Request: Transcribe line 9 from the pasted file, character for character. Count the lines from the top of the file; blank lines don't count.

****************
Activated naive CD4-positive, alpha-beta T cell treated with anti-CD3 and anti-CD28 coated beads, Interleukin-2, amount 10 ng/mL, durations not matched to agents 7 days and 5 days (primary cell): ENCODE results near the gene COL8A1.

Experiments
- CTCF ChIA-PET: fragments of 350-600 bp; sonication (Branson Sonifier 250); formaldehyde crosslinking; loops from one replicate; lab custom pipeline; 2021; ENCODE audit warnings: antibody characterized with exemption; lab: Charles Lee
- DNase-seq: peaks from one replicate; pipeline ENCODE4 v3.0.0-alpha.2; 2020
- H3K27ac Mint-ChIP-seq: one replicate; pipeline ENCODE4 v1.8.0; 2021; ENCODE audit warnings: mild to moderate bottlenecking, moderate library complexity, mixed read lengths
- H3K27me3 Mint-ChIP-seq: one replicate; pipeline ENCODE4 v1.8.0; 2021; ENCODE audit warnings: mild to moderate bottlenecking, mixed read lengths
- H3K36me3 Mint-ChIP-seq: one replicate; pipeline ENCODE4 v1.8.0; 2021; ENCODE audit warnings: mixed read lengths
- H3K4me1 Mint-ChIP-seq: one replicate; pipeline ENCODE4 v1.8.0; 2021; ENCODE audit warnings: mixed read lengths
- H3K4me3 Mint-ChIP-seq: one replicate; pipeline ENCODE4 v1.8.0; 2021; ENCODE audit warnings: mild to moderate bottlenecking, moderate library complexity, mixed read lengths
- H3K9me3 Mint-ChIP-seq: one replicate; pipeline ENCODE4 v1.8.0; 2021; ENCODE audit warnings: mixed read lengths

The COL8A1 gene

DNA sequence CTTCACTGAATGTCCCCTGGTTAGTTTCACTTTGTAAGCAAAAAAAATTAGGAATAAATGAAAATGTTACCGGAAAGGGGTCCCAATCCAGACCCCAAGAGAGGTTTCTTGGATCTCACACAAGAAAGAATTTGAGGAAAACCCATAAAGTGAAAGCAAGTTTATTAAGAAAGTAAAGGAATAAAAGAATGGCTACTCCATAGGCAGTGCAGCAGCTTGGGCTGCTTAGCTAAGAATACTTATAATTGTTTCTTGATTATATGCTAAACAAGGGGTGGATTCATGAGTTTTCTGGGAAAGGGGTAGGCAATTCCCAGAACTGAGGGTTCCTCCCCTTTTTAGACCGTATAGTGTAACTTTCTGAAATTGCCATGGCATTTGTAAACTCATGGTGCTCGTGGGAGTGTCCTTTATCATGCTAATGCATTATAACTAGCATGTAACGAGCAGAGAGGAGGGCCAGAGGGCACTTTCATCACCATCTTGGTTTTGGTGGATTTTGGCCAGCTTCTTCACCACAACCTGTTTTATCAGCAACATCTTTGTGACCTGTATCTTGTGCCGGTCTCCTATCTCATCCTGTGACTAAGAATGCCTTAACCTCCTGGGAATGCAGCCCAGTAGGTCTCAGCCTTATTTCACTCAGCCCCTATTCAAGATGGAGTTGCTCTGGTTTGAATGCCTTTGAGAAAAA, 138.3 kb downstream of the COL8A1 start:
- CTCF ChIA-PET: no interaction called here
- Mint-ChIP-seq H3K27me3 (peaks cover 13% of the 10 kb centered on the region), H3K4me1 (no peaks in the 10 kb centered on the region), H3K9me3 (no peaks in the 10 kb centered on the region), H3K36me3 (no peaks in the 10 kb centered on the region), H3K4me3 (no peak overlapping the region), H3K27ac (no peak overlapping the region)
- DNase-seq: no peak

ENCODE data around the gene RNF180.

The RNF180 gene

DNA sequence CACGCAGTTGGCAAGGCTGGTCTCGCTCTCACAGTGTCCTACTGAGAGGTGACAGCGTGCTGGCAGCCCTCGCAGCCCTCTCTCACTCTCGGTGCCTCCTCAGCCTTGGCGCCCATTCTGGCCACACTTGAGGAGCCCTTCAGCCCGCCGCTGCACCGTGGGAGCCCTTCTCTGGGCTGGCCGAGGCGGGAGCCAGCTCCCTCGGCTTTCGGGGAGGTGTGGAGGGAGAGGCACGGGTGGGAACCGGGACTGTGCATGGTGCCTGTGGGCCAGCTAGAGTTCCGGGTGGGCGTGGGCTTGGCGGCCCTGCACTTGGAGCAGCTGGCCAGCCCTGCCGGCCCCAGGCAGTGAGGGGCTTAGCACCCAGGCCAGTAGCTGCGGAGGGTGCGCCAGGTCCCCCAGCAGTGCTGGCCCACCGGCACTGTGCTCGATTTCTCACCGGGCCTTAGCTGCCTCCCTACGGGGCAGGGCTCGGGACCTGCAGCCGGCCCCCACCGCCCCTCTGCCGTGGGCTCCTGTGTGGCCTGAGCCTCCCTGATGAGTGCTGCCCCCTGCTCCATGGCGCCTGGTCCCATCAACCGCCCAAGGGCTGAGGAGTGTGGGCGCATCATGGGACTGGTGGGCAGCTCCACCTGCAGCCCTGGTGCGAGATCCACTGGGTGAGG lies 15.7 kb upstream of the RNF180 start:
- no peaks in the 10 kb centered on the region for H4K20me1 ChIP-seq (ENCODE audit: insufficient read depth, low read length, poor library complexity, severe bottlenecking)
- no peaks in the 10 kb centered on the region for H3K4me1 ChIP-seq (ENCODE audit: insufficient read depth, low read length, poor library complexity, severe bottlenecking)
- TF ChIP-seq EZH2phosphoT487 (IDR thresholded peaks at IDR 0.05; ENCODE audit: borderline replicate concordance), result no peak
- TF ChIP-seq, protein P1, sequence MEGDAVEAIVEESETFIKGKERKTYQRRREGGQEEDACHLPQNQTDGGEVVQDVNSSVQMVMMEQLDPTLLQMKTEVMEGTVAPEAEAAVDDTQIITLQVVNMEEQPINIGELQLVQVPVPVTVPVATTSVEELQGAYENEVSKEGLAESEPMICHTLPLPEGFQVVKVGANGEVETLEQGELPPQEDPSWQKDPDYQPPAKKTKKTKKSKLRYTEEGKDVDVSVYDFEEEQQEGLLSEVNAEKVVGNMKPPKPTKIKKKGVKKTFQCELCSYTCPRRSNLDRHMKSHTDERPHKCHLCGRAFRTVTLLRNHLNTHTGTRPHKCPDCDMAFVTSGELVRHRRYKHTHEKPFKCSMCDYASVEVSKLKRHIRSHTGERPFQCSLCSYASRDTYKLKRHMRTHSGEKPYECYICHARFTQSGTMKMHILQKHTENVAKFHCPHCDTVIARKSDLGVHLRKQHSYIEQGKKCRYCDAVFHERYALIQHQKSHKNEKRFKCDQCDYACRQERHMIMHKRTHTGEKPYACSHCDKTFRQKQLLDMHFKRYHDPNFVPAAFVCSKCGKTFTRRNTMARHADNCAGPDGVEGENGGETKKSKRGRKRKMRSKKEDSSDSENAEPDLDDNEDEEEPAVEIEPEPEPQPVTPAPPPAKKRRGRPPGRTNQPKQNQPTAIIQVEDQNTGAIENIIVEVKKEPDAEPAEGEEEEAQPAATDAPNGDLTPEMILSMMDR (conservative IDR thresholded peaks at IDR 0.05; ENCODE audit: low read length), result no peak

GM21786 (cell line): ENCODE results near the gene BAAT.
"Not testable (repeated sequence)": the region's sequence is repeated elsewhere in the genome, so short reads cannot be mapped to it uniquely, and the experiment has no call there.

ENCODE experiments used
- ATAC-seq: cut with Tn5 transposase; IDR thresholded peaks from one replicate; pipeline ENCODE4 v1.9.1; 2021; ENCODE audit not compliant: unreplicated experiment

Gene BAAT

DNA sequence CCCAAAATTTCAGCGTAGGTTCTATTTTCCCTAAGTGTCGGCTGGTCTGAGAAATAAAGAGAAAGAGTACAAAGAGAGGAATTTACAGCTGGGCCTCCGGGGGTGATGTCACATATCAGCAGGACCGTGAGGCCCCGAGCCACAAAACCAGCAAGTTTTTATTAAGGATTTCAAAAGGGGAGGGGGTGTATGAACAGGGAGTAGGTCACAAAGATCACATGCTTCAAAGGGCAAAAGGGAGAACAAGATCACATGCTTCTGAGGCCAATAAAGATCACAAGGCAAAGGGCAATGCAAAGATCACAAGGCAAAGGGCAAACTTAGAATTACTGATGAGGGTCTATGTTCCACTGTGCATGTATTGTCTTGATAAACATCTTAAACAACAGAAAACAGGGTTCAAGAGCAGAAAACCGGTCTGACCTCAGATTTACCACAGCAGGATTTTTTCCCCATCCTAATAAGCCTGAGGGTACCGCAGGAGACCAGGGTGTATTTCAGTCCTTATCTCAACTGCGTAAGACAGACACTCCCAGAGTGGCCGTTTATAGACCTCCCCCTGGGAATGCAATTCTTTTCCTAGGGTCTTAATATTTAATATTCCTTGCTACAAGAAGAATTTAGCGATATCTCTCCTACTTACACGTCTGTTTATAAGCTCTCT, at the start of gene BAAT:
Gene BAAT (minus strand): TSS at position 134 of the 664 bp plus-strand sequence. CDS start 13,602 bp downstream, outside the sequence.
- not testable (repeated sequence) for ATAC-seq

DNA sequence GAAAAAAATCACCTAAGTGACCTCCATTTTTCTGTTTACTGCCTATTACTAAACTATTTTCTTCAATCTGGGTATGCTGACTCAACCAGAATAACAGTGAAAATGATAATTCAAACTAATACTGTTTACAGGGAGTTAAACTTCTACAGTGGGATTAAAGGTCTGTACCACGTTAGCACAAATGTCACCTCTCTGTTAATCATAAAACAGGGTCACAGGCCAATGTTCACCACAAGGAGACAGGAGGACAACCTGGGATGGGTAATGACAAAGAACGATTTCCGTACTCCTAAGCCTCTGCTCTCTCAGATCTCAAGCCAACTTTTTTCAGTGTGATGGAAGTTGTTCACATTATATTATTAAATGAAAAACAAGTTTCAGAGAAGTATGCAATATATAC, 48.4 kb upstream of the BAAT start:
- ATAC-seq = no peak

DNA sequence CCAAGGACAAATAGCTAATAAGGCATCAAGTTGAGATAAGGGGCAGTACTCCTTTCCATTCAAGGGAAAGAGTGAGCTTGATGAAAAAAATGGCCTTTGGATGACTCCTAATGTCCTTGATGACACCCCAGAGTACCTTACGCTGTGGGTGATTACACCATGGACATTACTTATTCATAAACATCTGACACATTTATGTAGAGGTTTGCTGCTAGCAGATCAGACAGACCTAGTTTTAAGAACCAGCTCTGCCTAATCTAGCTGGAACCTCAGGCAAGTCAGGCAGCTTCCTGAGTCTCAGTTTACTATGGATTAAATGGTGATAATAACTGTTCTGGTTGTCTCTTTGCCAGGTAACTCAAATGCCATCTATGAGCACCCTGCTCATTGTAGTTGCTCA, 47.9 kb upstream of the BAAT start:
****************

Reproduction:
- H3K4me3 Mint-ChIP-seq: one replicate; pipeline ENCODE4 v1.8.0; 2021; ENCODE audit warnings: mild to moderate bottlenecking, moderate library complexity, mixed read lengths